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Global decline of tuna populations exaggerated

University of Hawaiʻi at Mānoa
John Sibert, (808) 956-4109
Pelagic Fisheries Research Program
Posted: Apr 29, 2005

HONOLULU — Recent claims that Pacific tunas are disastrously overfished are wrong, according to a new study by five distinguished international fisheries scientists published this week in the journal Nature.

The new study finds that conclusions from a 2003 Nature paper claiming that global stocks of tuna would soon disappear were based on flawed methods of analysis using only a small portion of the available data. The new study uses data that cover all the main habitats of tropic tuna and all the major countries that engage in large-scale fishing, including Japan, South Korea, Taiwan, and the United States. The earlier Nature paper used only a small portion of the data from Japan.

Headed by Dr. John Hampton of the Secretariat of the Pacific Community (SPC), an international organization formed by the Pacific island nations to provide assistance with development issues including fisheries, the new study also involved scientists from three other organizations recognized internationally for their work on fisheries—the University of Hawaiʻi; the Inter-American Tropical Tuna Commission, an international scientific and regulatory body formed by the 14 nations concerned with the conservation and management of tuna fisheries in the eastern Pacific Ocean; and the National Oceanic and Atmospheric Administration, the U.S. government body charged with fisheries science and management.

The new study also uses data analysis methods that are widely recognized among fisheries scientists to provide the best estimates of changes in fish populations. Using better data and methods, the new study finds that some tropical tuna species are indeed threatened, but that many species are not. For example, southern albacore tunas, often sold as canned white meat tuna, remain highly abundant and do not risk disappearing in the next two to three decades, as was claimed in the earlier analysis.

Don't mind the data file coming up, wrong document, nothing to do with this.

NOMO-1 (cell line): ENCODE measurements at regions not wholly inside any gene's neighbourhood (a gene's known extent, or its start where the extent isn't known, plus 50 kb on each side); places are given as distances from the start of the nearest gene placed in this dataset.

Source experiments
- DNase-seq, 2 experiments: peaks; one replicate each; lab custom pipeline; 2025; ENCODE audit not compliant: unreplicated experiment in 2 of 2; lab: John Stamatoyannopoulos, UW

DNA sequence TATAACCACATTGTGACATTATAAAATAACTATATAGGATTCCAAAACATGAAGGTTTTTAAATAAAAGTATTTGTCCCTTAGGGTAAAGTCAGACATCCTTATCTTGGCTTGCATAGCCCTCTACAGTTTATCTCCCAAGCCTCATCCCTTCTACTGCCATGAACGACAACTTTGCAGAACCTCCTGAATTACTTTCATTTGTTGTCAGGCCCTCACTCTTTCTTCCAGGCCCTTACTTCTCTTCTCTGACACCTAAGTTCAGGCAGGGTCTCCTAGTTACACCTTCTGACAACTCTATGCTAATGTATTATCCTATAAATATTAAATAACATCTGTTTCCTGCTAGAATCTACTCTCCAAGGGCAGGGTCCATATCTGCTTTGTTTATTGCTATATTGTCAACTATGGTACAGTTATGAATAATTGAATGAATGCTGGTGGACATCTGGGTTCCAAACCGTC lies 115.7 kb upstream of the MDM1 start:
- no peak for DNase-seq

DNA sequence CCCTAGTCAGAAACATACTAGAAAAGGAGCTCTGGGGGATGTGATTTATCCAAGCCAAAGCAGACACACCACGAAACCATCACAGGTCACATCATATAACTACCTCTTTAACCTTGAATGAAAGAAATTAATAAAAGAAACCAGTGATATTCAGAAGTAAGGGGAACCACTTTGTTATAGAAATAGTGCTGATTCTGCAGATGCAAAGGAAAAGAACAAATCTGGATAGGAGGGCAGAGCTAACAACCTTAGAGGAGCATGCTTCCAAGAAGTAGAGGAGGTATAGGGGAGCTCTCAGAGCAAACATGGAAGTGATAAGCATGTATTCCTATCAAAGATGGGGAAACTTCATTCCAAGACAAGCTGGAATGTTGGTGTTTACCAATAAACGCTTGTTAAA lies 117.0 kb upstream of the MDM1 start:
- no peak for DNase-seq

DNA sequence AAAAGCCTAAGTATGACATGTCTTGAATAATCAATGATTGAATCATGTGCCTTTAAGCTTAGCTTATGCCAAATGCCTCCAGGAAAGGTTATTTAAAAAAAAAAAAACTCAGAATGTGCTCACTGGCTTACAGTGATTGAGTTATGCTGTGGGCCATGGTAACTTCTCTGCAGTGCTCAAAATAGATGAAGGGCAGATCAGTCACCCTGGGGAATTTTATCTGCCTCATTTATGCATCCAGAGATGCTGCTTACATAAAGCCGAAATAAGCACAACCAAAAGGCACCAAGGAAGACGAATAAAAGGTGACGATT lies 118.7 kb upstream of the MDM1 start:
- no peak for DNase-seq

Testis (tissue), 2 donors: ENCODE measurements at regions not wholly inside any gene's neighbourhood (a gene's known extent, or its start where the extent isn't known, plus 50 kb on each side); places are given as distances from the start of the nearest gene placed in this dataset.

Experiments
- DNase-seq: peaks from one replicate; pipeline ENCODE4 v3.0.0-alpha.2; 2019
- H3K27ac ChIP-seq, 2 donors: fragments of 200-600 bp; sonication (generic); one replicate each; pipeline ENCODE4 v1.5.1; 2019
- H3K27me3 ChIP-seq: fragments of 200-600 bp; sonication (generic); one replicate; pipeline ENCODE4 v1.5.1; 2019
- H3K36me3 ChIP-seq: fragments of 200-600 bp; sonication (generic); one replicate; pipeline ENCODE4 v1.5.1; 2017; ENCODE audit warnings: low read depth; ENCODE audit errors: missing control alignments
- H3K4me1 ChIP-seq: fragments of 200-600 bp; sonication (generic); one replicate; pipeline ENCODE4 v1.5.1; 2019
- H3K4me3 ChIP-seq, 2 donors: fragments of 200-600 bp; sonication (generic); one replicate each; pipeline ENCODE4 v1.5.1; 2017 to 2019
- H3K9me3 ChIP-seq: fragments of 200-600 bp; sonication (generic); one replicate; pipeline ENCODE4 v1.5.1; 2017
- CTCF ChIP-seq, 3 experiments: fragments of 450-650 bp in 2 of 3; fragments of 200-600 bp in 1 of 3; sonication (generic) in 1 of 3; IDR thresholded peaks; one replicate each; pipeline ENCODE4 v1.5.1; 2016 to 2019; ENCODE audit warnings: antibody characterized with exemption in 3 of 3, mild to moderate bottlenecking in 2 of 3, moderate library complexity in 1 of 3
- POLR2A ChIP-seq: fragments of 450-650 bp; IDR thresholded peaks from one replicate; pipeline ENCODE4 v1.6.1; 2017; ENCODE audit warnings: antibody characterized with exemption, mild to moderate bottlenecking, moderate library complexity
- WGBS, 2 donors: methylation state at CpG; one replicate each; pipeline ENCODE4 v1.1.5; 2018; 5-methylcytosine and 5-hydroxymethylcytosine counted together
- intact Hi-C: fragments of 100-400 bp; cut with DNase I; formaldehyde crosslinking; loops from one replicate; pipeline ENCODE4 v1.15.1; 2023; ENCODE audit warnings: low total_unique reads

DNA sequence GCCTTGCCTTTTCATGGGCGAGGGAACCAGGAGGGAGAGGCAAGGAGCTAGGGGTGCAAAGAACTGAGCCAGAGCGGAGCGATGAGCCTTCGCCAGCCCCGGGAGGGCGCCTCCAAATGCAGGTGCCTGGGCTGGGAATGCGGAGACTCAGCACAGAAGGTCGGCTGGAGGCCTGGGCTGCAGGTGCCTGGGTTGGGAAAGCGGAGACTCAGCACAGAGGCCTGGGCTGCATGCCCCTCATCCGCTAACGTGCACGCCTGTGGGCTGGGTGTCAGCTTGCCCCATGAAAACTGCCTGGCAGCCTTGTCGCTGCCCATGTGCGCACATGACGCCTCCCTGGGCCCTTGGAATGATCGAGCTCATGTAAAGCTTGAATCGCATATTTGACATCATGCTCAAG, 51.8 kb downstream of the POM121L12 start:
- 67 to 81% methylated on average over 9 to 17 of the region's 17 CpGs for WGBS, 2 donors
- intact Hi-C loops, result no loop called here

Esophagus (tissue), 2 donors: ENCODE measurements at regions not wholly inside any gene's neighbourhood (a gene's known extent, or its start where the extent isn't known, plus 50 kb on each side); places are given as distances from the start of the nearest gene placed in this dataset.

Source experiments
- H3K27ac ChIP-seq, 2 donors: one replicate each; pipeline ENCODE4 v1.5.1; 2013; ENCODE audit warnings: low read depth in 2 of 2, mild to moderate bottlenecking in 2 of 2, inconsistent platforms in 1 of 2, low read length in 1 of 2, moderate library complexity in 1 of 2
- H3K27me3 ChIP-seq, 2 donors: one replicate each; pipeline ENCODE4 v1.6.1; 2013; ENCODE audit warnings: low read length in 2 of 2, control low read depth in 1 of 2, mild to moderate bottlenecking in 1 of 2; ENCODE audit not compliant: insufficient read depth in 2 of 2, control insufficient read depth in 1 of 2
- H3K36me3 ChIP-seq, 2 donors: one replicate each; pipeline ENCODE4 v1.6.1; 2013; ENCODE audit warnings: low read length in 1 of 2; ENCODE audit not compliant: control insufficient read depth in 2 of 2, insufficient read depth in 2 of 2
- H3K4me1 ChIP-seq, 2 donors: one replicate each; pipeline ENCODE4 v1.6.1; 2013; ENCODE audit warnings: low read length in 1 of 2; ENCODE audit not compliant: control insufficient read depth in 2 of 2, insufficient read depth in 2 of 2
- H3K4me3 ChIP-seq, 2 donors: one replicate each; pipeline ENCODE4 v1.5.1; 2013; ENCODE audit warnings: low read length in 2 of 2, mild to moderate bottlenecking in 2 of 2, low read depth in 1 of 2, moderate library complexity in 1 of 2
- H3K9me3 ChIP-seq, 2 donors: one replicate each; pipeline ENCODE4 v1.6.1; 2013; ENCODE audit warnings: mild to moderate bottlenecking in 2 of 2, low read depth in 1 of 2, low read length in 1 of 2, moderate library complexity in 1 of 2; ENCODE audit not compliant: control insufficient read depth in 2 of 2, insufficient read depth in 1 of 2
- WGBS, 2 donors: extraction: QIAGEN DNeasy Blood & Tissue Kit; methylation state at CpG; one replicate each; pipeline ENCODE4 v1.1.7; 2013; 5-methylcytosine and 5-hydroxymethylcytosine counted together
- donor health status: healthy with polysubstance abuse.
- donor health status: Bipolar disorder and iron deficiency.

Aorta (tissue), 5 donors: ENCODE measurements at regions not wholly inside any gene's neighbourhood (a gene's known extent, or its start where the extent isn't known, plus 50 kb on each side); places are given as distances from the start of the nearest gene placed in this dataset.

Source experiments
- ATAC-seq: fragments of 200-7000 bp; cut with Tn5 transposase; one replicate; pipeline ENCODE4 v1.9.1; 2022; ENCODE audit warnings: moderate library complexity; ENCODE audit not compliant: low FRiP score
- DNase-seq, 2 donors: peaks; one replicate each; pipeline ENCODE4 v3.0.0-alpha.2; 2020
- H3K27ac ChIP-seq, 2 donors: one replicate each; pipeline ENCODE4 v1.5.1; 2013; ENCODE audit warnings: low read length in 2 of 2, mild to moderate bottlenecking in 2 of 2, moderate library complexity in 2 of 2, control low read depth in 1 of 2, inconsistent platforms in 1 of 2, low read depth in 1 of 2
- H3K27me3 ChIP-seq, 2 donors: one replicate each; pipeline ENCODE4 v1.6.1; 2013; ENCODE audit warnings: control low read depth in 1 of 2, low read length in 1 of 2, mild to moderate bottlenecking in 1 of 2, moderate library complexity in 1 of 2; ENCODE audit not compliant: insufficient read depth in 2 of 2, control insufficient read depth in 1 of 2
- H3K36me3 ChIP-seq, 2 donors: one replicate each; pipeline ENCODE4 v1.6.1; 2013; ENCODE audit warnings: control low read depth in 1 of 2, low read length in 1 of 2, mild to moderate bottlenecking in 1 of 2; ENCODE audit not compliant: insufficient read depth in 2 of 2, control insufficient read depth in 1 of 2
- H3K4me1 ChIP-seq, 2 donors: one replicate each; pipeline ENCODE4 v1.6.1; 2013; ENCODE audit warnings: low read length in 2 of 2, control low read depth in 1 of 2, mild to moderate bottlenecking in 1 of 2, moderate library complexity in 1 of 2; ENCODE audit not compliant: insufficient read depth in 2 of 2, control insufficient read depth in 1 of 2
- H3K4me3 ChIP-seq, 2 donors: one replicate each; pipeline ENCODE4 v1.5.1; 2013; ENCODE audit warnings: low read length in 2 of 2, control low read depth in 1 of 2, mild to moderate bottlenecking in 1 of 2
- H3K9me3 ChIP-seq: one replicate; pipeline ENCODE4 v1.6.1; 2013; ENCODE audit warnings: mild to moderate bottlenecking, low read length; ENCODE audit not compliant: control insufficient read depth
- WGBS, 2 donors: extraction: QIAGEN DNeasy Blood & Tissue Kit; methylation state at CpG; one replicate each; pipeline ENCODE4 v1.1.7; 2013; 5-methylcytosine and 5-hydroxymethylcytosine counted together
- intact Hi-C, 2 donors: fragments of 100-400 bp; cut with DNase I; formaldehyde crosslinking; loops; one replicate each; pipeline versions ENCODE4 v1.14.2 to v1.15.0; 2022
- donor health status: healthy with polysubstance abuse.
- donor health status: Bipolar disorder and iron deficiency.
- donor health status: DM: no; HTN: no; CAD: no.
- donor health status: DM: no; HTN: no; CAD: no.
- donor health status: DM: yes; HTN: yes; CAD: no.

The new findings are important because incorrect conclusions could lead to flawed fisheries management decisions. For example, were fisheries management bodies to severely restrict catches of southern albacore, food supplies could be hurt unnecessarily and an economically important industry could be undermined.

"This new study provides a valuable lesson about the importance of using all available data and conducting analysis using the best possible methods," says Hampton, chief of the Oceanic Fisheries Programme at the SPC. "Because the goal of fisheries science is to enable sustainable management of this important world resource, getting the numbers right is critical. Incorrect numbers can lead to bad management decisions that in turn lead to job loss and reduced food supplies."

The new findings are also important because, for the first time in the 50-year history of high-seas tuna fishing, regulation of the fishery is now legally possible. In December 2004, 19 countries, including the United States, signed an international treaty creating the Western and Central Pacific Tuna Commission. Together with the Inter-American Tropical Tuna Commission, the new Commission will manage tuna fisheries across the entire Pacific Ocean. The accuracy of stock assessments are thus of increased importance because there is now an ocean-wide regulatory body.

Further information on the abundance of tunas and errors in the 2003 article is available at:

Author contact information:

Dr. John R. Sibert, Manager, Pelagic Fisheries Research Program, University of Hawaiʻi,

Phone: (808) 956-4109; E-mail:

Dr. John Hampton, Oceanic Fisheries Programme, Secretariat of the Pacific Community,
BP D5, 98848 Noumea, New Caledonia

Phone: +687-26-20-00; E-mail:

Dr. Mark N. Maunder, Inter-American Tropical Tuna Commission,
La Jolla, California, 92037-1508

Phone: (858) 546-7027, E-mail:

Dr. Shelton J. Harley, Inter-American Tropical Tuna Commission,
La Jolla, California 92037-1508


Dr. Pierre Kleiber, National Marine Fisheries Service, Pacific Islands Fisheries Science
Center, Honolulu, Hawaii 96822-2396


Internationally recognized fisheries experts have also expressed concern over exaggerated claims of the global collapse of tuna stocks:

· Dr. Ray Hilborn, School of Aquatic Sciences and Fisheries, University of Washingon, E-mail:

· Dr. Keith Sainsbury, CSIRO Marine Resources, Australia, E-mail:

· Dr. Carl Walters, Fisheries Center, University of British Columbia, E-mail:

For more information, visit: